By Kristin Anderson
Domestic violence happens to all social groups, but it is more likely to occur among those who have to worry about paying the rent or keeping kids safe from neighborhood violence. Data from the 2010 National Intimate Partner and Sexual Violence Survey (NISVS), the most recent large national survey of domestic violence victimization among U.S. adults, show that women who live in households with incomes under $25,000 experience annual victimization at over three times the rate of women in households with incomes of $75,000 or more (here). Study after study finds that heterosexual women with less access to education and income suffer the highest rates of abuse.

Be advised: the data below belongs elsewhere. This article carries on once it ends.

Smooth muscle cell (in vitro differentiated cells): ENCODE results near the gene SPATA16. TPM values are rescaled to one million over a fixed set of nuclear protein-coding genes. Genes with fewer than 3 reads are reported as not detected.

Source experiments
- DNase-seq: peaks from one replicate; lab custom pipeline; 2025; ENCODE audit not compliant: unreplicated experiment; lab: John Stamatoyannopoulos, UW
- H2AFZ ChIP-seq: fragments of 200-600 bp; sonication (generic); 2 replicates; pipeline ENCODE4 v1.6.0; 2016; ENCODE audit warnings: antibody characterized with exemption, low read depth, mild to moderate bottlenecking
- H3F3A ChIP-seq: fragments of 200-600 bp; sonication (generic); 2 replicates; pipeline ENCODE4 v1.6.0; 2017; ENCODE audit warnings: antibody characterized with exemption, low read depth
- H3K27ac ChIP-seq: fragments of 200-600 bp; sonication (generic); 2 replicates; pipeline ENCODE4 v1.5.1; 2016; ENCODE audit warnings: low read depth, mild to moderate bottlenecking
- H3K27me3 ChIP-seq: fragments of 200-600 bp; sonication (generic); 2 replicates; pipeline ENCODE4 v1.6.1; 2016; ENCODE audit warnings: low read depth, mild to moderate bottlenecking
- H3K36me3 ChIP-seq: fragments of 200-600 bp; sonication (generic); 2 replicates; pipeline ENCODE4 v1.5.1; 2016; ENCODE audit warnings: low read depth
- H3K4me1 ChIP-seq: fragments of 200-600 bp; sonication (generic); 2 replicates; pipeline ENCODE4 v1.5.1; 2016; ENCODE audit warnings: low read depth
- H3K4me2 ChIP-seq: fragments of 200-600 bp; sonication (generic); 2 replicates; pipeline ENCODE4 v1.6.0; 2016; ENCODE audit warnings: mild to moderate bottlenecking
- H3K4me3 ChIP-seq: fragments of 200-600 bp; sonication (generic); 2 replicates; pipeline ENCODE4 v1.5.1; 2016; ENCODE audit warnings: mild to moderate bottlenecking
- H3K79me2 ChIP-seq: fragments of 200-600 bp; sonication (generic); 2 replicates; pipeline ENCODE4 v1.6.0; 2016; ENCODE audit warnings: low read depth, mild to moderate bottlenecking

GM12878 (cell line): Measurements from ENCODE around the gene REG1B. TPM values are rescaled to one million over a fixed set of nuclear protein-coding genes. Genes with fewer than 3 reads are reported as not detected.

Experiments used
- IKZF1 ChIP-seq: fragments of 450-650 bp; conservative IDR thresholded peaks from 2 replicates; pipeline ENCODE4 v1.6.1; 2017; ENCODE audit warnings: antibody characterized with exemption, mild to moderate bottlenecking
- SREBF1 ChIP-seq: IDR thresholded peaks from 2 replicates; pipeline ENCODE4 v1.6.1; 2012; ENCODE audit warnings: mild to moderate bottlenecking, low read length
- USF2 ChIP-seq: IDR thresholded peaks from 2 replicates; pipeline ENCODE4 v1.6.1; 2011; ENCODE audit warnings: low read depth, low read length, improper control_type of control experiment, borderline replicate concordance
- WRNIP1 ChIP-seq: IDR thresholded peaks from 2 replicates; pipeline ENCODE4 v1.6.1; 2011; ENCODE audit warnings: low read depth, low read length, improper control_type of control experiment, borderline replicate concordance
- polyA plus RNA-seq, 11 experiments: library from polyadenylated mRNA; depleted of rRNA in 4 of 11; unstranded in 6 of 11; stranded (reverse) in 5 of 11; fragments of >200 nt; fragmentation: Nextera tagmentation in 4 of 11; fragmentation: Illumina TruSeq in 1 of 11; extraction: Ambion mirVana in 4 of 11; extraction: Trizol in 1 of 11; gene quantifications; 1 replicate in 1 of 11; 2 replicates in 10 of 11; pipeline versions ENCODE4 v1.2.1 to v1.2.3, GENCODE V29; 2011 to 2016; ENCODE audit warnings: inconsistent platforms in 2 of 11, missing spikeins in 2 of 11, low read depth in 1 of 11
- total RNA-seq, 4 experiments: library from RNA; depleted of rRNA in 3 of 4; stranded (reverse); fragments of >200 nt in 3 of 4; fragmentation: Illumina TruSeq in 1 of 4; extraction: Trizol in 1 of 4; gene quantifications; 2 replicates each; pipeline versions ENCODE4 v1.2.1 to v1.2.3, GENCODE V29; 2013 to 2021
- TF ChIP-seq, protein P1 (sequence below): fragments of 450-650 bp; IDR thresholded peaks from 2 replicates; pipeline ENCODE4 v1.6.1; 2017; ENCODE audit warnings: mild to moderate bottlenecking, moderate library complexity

Does this pattern also occur among men? Are the least educated and poorest men at greatest risk for victimization? My research with Mick Cunningham shows that the story is more complicated among straight men. Our analysis of NISVS data finds that both women and men report the highest rate of physical abuse by a partner when they have less than a high school education (11 years, see Figure 1 below). For women, the risk of abuse falls as their level of education increases. Among men, the decline is much less steep. Additionally, the gender gap widens as educational attainment increases: men with college degrees report almost twice the rate of victimization as women with college degrees. We find the same pattern when we look at earnings: women are less likely to be victims as they earn more income, but men with higher incomes report being abused at similar or even higher levels than men who earn less. Continue reading “Angry White Men and Domestic Violence”